I've been doing reviews for the past 20 minutes or so and was surprised by how many audits I saw, it was 3 over about 15 reviews. I'm currently sat at 203 reviews completed and have failed 1 audit when I didn't fully read the question(stupid mistake on my part), but that was some time ago and I've not noticed any increase in audits until now.

After reading When, if ever, will I stop getting review audits? it does appear that when audits appear is random however less should be served when large numbers of reviews, and hence audits have been done successfully.

Was it just blind chance that resulted in me having a large number of audits in a short period of time or have I done something, such as reviewing too quickly, which has lead to it?

  • 1
    "large numbers of reviews have been done" no, a large number review audits has been passed.
    – Braiam
    Commented Feb 12, 2017 at 14:11
  • I have done a reasonable number of reviews. I get 2 audits every 50 reviews on average but when I fail one I'm in the same boat as you ..
    – rene
    Commented Feb 12, 2017 at 14:38
  • 2
    Looks like you did 51 reviews, not 15. Different queues too, so getting 3 audits isn't particularly surprising. Reviewers are a bit liable to turn review into a grind, racing through them and only to be completed when the queue is empty. The kind of approach that forced audits to be added. Tackling, oh, 10 at a time is a healthy approach in my book. Well, if you pass the audits then you'll get away with it. Commented Feb 12, 2017 at 15:06
  • @HansPassant Oh, really? that is quite surprising, just goes to show how much all of the reviews just blend in to each other when done in quick succession, I'll take note of that and take it a bit slower in future. Or is that how many reviews I had done over the whole day at the time, I'm asking about the period of time between my first audit and my third as having done 50+ reviews over the whole day I would expect to see 3+ audits, but not expecting all audits to be over a short space of that time Commented Feb 12, 2017 at 15:08

1 Answer 1


less should be served when large numbers of reviews, and hence audits have been done successfully.

The problem is, completing a non-audit review does not mean that you made the correct decision. The system has no way of knowing whether your decision was correct or not unless it's an audit. (And even then, audits aren't perfect…*grumble, grumble*.)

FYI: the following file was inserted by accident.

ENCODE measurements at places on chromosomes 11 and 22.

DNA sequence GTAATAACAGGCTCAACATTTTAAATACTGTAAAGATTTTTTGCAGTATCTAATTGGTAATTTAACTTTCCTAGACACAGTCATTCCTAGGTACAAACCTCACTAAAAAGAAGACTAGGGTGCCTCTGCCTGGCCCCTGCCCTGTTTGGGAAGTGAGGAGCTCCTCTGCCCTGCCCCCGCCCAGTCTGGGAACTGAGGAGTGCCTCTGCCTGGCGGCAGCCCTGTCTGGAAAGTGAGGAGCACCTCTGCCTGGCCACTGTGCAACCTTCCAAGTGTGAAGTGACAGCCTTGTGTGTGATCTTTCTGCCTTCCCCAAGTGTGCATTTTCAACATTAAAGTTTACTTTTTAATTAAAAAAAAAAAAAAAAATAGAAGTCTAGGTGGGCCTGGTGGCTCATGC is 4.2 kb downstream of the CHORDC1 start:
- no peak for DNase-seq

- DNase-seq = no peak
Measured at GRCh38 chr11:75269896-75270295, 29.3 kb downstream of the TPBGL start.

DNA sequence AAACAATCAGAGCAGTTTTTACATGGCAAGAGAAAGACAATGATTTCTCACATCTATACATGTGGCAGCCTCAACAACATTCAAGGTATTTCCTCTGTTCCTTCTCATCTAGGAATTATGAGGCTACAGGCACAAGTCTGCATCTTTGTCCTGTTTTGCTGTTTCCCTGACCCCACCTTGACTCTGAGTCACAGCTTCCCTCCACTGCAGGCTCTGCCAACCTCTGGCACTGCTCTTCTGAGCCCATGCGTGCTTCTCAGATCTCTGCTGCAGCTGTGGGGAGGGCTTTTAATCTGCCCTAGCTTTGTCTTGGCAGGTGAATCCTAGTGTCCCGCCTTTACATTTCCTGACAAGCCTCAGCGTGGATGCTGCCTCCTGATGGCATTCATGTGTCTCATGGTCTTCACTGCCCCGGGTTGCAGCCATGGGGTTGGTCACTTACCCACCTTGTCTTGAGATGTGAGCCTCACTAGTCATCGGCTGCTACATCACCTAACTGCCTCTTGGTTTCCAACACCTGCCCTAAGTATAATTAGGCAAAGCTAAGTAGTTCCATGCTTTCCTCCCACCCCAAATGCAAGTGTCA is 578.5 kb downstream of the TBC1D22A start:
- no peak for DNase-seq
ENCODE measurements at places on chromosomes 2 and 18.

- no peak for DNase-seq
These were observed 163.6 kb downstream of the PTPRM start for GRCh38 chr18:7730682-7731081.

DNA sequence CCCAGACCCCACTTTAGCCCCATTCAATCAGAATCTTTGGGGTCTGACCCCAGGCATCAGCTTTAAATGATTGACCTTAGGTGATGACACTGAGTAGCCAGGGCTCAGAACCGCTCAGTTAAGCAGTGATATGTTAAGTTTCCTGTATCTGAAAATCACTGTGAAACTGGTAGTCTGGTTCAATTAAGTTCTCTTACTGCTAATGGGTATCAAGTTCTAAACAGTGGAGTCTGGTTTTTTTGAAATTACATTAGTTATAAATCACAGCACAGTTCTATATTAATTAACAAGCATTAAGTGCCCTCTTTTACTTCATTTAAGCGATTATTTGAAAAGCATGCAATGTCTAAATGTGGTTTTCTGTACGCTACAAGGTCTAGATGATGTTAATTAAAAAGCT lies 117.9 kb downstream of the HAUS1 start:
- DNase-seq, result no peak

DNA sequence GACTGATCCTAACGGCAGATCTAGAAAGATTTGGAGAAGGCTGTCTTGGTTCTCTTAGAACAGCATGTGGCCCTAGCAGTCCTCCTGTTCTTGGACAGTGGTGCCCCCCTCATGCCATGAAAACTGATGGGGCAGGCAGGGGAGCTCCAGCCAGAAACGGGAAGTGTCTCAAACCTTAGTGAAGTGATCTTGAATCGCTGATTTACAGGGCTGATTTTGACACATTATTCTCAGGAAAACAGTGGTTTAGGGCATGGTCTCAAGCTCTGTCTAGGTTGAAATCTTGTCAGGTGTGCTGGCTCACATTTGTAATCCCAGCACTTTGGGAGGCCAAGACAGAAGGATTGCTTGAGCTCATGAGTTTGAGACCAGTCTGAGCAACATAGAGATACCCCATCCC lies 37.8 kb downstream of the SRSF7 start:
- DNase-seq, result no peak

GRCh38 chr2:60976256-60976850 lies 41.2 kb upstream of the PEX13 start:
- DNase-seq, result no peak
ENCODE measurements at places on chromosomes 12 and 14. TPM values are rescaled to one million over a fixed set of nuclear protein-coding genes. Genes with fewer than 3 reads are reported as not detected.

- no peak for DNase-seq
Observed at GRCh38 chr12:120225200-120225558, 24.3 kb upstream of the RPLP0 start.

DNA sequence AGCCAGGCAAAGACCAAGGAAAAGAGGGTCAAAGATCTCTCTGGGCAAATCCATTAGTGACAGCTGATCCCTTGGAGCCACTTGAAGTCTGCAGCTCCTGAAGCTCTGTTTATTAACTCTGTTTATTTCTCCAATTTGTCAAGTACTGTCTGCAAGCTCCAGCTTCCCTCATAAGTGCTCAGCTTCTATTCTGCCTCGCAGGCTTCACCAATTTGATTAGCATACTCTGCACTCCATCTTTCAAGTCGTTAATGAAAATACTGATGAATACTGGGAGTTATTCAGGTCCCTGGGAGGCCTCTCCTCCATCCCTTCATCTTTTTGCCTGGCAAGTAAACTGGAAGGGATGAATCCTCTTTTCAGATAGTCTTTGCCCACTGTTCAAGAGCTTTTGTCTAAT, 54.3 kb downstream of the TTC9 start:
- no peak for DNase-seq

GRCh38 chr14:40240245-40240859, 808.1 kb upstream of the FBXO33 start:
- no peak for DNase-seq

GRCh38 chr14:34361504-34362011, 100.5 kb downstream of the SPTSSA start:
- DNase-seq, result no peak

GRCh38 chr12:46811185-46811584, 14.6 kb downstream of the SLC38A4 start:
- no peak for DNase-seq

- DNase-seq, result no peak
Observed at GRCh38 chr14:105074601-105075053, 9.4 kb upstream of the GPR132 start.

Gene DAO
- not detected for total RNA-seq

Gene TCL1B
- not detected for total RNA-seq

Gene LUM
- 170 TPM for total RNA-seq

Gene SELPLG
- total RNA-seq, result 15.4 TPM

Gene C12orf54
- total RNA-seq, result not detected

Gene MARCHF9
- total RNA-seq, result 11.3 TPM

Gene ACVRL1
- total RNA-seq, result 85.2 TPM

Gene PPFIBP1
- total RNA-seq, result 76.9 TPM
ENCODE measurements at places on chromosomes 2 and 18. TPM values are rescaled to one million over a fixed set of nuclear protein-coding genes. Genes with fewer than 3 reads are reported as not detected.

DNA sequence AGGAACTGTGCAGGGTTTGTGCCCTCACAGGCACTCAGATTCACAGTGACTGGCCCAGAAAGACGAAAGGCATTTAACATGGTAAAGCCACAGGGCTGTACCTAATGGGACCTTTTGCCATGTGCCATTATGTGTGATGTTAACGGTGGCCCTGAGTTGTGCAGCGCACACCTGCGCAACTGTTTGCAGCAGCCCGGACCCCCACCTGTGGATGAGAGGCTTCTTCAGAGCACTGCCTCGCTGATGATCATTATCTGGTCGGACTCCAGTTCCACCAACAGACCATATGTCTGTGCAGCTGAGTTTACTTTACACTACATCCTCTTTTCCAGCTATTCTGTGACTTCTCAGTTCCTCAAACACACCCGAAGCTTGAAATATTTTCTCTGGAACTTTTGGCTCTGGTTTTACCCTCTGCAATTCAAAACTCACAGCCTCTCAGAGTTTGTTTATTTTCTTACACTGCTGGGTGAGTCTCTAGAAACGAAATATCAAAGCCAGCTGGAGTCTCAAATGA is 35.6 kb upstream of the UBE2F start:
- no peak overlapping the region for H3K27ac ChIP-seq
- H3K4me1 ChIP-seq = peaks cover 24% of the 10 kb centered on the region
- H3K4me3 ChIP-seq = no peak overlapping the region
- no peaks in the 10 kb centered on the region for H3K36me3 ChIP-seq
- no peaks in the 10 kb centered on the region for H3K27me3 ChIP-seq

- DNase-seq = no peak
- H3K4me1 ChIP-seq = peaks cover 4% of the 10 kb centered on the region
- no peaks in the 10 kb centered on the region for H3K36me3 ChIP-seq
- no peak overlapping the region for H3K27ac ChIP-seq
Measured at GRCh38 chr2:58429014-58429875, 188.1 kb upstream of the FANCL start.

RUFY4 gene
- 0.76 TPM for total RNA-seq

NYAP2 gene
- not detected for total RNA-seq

Therefore, audits are sporadically inserted into the review queue as you go through it. This is designed to catch people who are doing what we call "robo-reviewing"—basically, not paying attention and therefore making the wrong decision. An incorrect review is worse than no review at all, so we want to catch people who are going through the review queue with their brain turned off and potentially making incorrect decisions.

Audits are not necessarily "training wheels" so much as they are "speed bumps" or "road blocks". Thus, passing (or failing) one of them doesn't indicate much about your competence as a reviewer, so we can't simply take the fact that you've passed x number of them as evidence that you're a good reviewer and therefore don't need them anymore. At any time, the high volume of garbage in the review queues is liable to have turned your brain into mush. An audit will catch this, and either wake you up or cause you to stop reviewing.

I don't have any details on how exactly audits are generated, other than they appear randomly, without respect to your reputation or anything else. Thus, I assume it doesn't matter how many things you've reviewed recently, other than having done more reviews increases your chances of seeing an audit, statistically speaking.

Rene says that, on average, you should expect 2 audits every 50 reviews. I assume he's basing this on empirical evidence, having done lots of reviews.

  • On average you should expect 2 audits every 50 reviews.
    – rene
    Commented Feb 12, 2017 at 14:39
  • @rene This is interesting information, although I don't feel like it's particularly at the number of reviews that I've done, although as Cody says, with your number of reviews it would be unsurprising to have only 2 audits over 50 reviews over my 20 or so over 200. Commented Feb 12, 2017 at 14:45
  • for new reviewers and just after an failed audit the rate drops to 1 every 10 or so.
    – rene
    Commented Feb 12, 2017 at 14:51
  • The general average so far today is just under 7% of reviews in triage have been audits... So @rene's figures are certainly in the right ballpark. Commented Feb 12, 2017 at 14:56

You must log in to answer this question.

Not the answer you're looking for? Browse other questions tagged .